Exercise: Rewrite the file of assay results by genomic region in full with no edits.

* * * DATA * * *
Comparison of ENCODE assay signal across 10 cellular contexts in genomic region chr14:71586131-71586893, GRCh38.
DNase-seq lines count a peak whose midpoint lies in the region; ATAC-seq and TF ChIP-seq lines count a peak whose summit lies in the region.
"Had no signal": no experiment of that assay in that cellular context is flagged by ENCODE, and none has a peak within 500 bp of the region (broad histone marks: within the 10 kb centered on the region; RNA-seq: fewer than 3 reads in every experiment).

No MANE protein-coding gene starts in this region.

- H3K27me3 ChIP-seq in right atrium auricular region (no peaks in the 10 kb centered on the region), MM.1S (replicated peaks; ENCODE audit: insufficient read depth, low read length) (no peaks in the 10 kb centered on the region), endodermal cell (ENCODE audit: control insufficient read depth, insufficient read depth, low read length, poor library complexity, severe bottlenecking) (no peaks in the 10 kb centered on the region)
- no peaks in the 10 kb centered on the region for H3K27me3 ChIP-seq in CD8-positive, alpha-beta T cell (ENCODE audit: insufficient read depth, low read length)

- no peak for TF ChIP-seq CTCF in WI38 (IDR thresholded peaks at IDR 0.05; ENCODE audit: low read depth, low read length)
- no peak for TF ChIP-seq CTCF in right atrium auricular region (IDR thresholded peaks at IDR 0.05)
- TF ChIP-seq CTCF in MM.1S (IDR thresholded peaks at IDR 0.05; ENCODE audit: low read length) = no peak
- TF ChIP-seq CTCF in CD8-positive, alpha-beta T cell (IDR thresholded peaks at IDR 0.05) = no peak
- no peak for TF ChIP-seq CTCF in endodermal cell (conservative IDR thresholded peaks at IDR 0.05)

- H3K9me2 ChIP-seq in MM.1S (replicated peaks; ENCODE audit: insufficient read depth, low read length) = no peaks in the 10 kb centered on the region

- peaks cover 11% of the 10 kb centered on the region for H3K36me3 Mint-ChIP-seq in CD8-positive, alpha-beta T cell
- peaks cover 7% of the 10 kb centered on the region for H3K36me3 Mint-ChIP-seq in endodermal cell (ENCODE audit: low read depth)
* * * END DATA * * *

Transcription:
Comparison of ENCODE assay signal across 10 cellular contexts in genomic region chr14:71586131-71586893, GRCh38.
DNase-seq lines count a peak whose midpoint lies in the region; ATAC-seq and TF ChIP-seq lines count a peak whose summit lies in the region.
"Had no signal": no experiment of that assay in that cellular context is flagged by ENCODE, and none has a peak within 500 bp of the region (broad histone marks: within the 10 kb centered on the region; RNA-seq: fewer than 3 reads in every experiment).

No MANE protein-coding gene starts in this region.

- H3K27me3 ChIP-seq in right atrium auricular region (no peaks in the 10 kb centered on the region), MM.1S (replicated peaks; ENCODE audit: insufficient read depth, low read length) (no peaks in the 10 kb centered on the region), endodermal cell (ENCODE audit: control insufficient read depth, insufficient read depth, low read length, poor library complexity, severe bottlenecking) (no peaks in the 10 kb centered on the region)
- no peaks in the 10 kb centered on the region for H3K27me3 ChIP-seq in CD8-positive, alpha-beta T cell (ENCODE audit: insufficient read depth, low read length)

- no peak for TF ChIP-seq CTCF in WI38 (IDR thresholded peaks at IDR 0.05; ENCODE audit: low read depth, low read length)
- no peak for TF ChIP-seq CTCF in right atrium auricular region (IDR thresholded peaks at IDR 0.05)
- TF ChIP-seq CTCF in MM.1S (IDR thresholded peaks at IDR 0.05; ENCODE audit: low read length) = no peak
- TF ChIP-seq CTCF in CD8-positive, alpha-beta T cell (IDR thresholded peaks at IDR 0.05) = no peak
- no peak for TF ChIP-seq CTCF in endodermal cell (conservative IDR thresholded peaks at IDR 0.05)

- H3K9me2 ChIP-seq in MM.1S (replicated peaks; ENCODE audit: insufficient read depth, low read length) = no peaks in the 10 kb centered on the region

- peaks cover 11% of the 10 kb centered on the region for H3K36me3 Mint-ChIP-seq in CD8-positive, alpha-beta T cell
- peaks cover 7% of the 10 kb centered on the region for H3K36me3 Mint-ChIP-seq in endodermal cell (ENCODE audit: low read depth)